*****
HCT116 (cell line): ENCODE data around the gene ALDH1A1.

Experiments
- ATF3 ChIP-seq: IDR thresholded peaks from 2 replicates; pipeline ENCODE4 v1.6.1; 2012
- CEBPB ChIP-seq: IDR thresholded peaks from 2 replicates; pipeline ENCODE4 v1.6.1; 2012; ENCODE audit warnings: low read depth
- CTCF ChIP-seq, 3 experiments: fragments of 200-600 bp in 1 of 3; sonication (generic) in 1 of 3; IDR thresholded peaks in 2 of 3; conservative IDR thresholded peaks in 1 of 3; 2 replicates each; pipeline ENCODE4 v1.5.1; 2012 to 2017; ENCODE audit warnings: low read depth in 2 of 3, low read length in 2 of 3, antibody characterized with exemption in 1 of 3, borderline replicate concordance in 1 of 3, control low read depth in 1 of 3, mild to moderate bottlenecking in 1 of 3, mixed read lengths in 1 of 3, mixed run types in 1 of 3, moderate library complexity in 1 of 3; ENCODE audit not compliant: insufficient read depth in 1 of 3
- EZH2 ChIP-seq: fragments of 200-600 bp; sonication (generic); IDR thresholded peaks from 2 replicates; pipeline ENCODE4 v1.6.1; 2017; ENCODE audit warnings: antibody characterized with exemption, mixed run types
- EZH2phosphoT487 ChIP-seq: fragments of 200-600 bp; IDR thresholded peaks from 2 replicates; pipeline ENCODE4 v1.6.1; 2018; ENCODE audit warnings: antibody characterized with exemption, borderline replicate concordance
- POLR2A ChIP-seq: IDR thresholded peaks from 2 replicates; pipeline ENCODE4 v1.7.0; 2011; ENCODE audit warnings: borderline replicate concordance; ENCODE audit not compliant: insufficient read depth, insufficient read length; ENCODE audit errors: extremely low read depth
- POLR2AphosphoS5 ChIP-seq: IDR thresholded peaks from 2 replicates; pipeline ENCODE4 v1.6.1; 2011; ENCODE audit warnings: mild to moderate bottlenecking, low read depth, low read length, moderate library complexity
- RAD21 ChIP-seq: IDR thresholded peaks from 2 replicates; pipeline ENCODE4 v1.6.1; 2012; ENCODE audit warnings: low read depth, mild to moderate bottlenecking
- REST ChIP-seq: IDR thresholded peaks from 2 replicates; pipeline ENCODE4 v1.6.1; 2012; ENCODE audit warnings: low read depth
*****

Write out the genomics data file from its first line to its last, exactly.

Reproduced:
HCT116 (cell line): ENCODE data around the gene ALDH1A1.

Experiments
- ATF3 ChIP-seq: IDR thresholded peaks from 2 replicates; pipeline ENCODE4 v1.6.1; 2012
- CEBPB ChIP-seq: IDR thresholded peaks from 2 replicates; pipeline ENCODE4 v1.6.1; 2012; ENCODE audit warnings: low read depth
- CTCF ChIP-seq, 3 experiments: fragments of 200-600 bp in 1 of 3; sonication (generic) in 1 of 3; IDR thresholded peaks in 2 of 3; conservative IDR thresholded peaks in 1 of 3; 2 replicates each; pipeline ENCODE4 v1.5.1; 2012 to 2017; ENCODE audit warnings: low read depth in 2 of 3, low read length in 2 of 3, antibody characterized with exemption in 1 of 3, borderline replicate concordance in 1 of 3, control low read depth in 1 of 3, mild to moderate bottlenecking in 1 of 3, mixed read lengths in 1 of 3, mixed run types in 1 of 3, moderate library complexity in 1 of 3; ENCODE audit not compliant: insufficient read depth in 1 of 3
- EZH2 ChIP-seq: fragments of 200-600 bp; sonication (generic); IDR thresholded peaks from 2 replicates; pipeline ENCODE4 v1.6.1; 2017; ENCODE audit warnings: antibody characterized with exemption, mixed run types
- EZH2phosphoT487 ChIP-seq: fragments of 200-600 bp; IDR thresholded peaks from 2 replicates; pipeline ENCODE4 v1.6.1; 2018; ENCODE audit warnings: antibody characterized with exemption, borderline replicate concordance
- POLR2A ChIP-seq: IDR thresholded peaks from 2 replicates; pipeline ENCODE4 v1.7.0; 2011; ENCODE audit warnings: borderline replicate concordance; ENCODE audit not compliant: insufficient read depth, insufficient read length; ENCODE audit errors: extremely low read depth
- POLR2AphosphoS5 ChIP-seq: IDR thresholded peaks from 2 replicates; pipeline ENCODE4 v1.6.1; 2011; ENCODE audit warnings: mild to moderate bottlenecking, low read depth, low read length, moderate library complexity
- RAD21 ChIP-seq: IDR thresholded peaks from 2 replicates; pipeline ENCODE4 v1.6.1; 2012; ENCODE audit warnings: low read depth, mild to moderate bottlenecking
- REST ChIP-seq: IDR thresholded peaks from 2 replicates; pipeline ENCODE4 v1.6.1; 2012; ENCODE audit warnings: low read depth